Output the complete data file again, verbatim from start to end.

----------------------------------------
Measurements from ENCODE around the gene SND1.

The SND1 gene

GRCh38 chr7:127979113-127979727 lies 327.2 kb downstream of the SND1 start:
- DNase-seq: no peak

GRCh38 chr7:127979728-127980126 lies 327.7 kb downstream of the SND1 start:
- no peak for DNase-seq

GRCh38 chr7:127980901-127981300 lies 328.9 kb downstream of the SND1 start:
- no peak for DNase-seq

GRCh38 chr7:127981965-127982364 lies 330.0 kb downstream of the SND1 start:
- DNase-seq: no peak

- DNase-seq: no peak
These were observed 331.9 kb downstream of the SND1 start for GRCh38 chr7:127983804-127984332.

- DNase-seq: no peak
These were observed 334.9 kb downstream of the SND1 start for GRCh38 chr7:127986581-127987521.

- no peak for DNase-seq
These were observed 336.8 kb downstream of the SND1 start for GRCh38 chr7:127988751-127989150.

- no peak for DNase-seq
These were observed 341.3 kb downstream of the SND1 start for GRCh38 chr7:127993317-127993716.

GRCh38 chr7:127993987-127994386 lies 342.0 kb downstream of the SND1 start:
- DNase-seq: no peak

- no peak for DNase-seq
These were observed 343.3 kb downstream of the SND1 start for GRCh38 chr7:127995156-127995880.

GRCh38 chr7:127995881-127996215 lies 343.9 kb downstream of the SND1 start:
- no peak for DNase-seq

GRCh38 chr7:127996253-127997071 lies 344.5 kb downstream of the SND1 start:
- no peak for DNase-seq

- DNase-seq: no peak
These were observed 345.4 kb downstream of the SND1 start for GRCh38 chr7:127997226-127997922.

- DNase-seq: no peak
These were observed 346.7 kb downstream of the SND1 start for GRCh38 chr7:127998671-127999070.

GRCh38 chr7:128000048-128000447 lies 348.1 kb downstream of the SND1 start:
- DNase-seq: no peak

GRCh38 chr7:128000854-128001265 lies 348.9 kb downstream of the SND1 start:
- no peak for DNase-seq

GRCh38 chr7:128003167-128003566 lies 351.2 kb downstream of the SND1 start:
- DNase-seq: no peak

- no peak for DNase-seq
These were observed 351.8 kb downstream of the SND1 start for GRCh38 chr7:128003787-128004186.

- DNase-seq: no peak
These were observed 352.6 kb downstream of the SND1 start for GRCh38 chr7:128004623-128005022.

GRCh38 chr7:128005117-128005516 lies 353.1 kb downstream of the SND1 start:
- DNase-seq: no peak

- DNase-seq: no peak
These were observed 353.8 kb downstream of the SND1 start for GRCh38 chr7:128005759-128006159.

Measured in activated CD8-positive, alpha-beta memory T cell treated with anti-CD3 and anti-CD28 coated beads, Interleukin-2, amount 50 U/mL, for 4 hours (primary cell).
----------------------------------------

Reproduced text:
Measurements from ENCODE around the gene SND1.

The SND1 gene

GRCh38 chr7:127979113-127979727 lies 327.2 kb downstream of the SND1 start:
- DNase-seq: no peak

GRCh38 chr7:127979728-127980126 lies 327.7 kb downstream of the SND1 start:
- no peak for DNase-seq

GRCh38 chr7:127980901-127981300 lies 328.9 kb downstream of the SND1 start:
- no peak for DNase-seq

GRCh38 chr7:127981965-127982364 lies 330.0 kb downstream of the SND1 start:
- DNase-seq: no peak

- DNase-seq: no peak
These were observed 331.9 kb downstream of the SND1 start for GRCh38 chr7:127983804-127984332.

- DNase-seq: no peak
These were observed 334.9 kb downstream of the SND1 start for GRCh38 chr7:127986581-127987521.

- no peak for DNase-seq
These were observed 336.8 kb downstream of the SND1 start for GRCh38 chr7:127988751-127989150.

- no peak for DNase-seq
These were observed 341.3 kb downstream of the SND1 start for GRCh38 chr7:127993317-127993716.

GRCh38 chr7:127993987-127994386 lies 342.0 kb downstream of the SND1 start:
- DNase-seq: no peak

- no peak for DNase-seq
These were observed 343.3 kb downstream of the SND1 start for GRCh38 chr7:127995156-127995880.

GRCh38 chr7:127995881-127996215 lies 343.9 kb downstream of the SND1 start:
- no peak for DNase-seq

GRCh38 chr7:127996253-127997071 lies 344.5 kb downstream of the SND1 start:
- no peak for DNase-seq

- DNase-seq: no peak
These were observed 345.4 kb downstream of the SND1 start for GRCh38 chr7:127997226-127997922.

- DNase-seq: no peak
These were observed 346.7 kb downstream of the SND1 start for GRCh38 chr7:127998671-127999070.

GRCh38 chr7:128000048-128000447 lies 348.1 kb downstream of the SND1 start:
- DNase-seq: no peak

GRCh38 chr7:128000854-128001265 lies 348.9 kb downstream of the SND1 start:
- no peak for DNase-seq

GRCh38 chr7:128003167-128003566 lies 351.2 kb downstream of the SND1 start:
- DNase-seq: no peak

- no peak for DNase-seq
These were observed 351.8 kb downstream of the SND1 start for GRCh38 chr7:128003787-128004186.

- DNase-seq: no peak
These were observed 352.6 kb downstream of the SND1 start for GRCh38 chr7:128004623-128005022.

GRCh38 chr7:128005117-128005516 lies 353.1 kb downstream of the SND1 start:
- DNase-seq: no peak

- DNase-seq: no peak
These were observed 353.8 kb downstream of the SND1 start for GRCh38 chr7:128005759-128006159.

Measured in activated CD8-positive, alpha-beta memory T cell treated with anti-CD3 and anti-CD28 coated beads, Interleukin-2, amount 50 U/mL, for 4 hours (primary cell).